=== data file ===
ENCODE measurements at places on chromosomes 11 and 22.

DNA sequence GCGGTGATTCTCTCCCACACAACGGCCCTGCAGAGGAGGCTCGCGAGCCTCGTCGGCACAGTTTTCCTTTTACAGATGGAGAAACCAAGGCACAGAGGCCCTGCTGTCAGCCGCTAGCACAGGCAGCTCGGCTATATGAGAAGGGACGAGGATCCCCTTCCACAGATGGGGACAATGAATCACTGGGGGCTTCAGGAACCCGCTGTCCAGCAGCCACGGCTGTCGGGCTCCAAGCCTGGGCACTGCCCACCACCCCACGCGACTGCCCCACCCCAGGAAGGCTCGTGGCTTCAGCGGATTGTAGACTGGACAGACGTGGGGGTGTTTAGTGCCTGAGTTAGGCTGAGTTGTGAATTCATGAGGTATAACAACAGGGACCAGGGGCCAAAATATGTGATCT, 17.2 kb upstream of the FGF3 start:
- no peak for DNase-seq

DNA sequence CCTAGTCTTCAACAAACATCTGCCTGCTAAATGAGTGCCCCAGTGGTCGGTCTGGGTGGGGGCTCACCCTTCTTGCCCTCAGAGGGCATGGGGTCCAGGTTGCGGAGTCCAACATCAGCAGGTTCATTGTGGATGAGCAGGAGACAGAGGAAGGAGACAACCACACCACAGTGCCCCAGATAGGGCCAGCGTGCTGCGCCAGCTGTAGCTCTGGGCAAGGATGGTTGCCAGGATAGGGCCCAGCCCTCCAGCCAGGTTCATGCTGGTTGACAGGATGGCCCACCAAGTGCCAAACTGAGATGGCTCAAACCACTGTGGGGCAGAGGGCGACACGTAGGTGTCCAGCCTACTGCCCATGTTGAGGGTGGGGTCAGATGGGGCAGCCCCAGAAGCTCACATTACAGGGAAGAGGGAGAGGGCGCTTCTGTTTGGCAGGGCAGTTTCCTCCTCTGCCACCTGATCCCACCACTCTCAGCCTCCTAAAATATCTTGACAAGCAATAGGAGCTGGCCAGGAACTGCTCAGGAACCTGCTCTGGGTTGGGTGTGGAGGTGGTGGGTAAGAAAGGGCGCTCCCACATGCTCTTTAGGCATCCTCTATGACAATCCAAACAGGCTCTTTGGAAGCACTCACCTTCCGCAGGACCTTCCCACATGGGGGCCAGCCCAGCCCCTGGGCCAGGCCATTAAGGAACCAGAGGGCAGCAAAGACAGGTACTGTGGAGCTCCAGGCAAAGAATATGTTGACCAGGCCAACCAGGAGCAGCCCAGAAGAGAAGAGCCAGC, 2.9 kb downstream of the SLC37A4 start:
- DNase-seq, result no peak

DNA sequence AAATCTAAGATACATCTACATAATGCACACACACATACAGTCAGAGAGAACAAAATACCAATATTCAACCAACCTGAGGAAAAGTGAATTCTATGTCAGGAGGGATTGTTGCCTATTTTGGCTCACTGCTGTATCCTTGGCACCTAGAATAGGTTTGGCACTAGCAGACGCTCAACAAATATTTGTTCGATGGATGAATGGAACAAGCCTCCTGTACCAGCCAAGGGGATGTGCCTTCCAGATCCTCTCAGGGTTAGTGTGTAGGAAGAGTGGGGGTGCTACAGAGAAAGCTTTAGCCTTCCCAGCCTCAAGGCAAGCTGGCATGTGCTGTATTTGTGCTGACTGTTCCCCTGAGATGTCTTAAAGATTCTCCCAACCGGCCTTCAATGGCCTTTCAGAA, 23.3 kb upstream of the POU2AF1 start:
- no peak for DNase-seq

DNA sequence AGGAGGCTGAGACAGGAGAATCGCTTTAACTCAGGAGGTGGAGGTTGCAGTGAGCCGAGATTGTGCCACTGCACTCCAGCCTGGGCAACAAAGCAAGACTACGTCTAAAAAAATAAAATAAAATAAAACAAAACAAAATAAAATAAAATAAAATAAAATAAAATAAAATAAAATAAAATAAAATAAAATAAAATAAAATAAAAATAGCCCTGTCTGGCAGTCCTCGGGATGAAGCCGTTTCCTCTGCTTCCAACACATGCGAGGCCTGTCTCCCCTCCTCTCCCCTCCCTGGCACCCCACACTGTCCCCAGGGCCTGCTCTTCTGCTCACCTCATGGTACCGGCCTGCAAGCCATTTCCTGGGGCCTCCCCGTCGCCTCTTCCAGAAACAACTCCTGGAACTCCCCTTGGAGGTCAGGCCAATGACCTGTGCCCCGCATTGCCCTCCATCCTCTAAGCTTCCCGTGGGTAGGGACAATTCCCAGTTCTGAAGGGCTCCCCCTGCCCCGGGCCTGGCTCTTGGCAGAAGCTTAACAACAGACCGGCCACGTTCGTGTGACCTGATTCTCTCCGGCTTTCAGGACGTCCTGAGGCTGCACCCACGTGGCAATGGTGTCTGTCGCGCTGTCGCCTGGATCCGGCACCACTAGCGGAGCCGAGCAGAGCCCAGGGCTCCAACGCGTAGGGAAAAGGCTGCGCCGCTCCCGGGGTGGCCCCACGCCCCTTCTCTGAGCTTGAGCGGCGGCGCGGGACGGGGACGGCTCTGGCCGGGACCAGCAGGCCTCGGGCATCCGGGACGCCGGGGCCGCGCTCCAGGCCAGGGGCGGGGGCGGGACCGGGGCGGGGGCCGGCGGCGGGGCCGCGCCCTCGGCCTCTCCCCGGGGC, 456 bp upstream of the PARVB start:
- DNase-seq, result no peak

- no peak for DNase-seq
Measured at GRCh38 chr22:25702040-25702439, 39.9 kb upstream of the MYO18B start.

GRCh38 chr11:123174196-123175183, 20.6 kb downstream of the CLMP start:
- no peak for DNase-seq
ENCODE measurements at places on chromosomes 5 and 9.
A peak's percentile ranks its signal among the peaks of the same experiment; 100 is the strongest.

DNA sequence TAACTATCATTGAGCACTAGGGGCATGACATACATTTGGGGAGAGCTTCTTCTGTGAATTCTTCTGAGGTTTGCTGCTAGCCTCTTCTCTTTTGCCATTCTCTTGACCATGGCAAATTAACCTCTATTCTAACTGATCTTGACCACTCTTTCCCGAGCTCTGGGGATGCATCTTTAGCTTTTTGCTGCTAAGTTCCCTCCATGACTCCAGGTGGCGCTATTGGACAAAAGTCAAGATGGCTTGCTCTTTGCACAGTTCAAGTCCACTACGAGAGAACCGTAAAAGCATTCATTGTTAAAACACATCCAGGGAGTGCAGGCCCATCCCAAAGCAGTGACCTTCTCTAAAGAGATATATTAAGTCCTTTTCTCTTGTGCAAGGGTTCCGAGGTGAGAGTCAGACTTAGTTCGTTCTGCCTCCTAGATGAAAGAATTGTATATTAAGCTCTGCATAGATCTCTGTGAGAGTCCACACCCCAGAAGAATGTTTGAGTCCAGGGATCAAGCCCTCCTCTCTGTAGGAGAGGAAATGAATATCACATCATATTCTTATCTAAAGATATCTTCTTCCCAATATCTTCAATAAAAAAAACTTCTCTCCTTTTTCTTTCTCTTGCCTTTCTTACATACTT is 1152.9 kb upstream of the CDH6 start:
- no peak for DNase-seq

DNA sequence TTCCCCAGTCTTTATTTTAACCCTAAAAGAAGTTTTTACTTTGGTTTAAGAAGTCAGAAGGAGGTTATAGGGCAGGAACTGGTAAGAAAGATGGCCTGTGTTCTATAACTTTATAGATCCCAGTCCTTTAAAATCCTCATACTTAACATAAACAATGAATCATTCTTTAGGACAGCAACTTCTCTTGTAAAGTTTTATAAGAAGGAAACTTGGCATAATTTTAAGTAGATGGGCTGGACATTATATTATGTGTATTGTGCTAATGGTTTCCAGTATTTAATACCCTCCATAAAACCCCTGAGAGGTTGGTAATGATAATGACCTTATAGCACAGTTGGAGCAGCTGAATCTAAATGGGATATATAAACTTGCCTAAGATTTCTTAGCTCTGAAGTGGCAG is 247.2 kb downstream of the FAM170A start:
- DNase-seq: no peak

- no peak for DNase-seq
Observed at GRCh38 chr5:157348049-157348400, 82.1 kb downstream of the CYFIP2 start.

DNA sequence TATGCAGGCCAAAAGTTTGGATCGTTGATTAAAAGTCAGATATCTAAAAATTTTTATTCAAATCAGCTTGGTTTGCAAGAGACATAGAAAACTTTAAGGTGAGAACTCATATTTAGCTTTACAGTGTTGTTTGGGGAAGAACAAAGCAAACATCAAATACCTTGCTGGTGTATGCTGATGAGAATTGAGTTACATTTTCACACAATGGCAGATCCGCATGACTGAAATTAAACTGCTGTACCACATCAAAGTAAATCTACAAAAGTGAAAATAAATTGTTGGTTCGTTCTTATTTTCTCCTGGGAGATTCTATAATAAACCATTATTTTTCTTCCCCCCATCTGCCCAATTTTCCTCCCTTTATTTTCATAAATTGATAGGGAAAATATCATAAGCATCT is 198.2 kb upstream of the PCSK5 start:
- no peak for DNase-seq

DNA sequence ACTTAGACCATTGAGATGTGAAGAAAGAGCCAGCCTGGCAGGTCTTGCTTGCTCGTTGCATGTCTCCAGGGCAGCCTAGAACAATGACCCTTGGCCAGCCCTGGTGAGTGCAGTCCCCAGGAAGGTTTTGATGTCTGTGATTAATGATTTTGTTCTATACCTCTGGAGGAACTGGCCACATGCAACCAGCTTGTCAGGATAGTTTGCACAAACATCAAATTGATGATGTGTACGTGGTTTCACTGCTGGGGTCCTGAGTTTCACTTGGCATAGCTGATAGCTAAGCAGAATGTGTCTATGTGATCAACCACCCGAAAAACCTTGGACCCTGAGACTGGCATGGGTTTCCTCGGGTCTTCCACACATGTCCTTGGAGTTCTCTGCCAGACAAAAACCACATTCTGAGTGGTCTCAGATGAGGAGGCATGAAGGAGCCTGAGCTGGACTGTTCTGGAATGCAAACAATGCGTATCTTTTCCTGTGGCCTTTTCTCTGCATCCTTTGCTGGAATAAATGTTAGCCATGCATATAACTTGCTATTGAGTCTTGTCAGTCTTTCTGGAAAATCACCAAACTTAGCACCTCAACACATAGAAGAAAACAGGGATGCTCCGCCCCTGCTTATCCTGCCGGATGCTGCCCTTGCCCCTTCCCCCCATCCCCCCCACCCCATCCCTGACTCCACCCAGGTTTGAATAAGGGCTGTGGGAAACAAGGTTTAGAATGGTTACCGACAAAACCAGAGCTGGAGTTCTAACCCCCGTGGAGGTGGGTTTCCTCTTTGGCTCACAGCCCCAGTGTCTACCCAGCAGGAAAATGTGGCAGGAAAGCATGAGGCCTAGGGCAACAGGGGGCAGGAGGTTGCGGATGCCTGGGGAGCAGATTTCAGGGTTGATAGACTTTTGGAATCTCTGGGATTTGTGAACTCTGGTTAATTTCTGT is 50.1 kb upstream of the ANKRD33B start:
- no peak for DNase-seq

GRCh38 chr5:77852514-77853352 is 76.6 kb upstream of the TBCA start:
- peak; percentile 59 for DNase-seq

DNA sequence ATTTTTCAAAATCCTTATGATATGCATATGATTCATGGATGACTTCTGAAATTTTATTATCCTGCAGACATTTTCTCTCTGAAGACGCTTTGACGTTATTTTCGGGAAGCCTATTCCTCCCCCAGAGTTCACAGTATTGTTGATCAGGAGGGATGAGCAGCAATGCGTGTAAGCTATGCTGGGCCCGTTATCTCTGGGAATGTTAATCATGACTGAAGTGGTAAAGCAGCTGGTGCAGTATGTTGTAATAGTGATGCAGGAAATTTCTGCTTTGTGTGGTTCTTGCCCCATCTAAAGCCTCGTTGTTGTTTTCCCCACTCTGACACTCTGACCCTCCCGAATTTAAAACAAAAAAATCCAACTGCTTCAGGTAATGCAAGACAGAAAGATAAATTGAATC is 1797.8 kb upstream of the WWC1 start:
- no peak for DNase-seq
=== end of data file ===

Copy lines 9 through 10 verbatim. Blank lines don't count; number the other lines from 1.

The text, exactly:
- DNase-seq, result no peak

- no peak for DNase-seq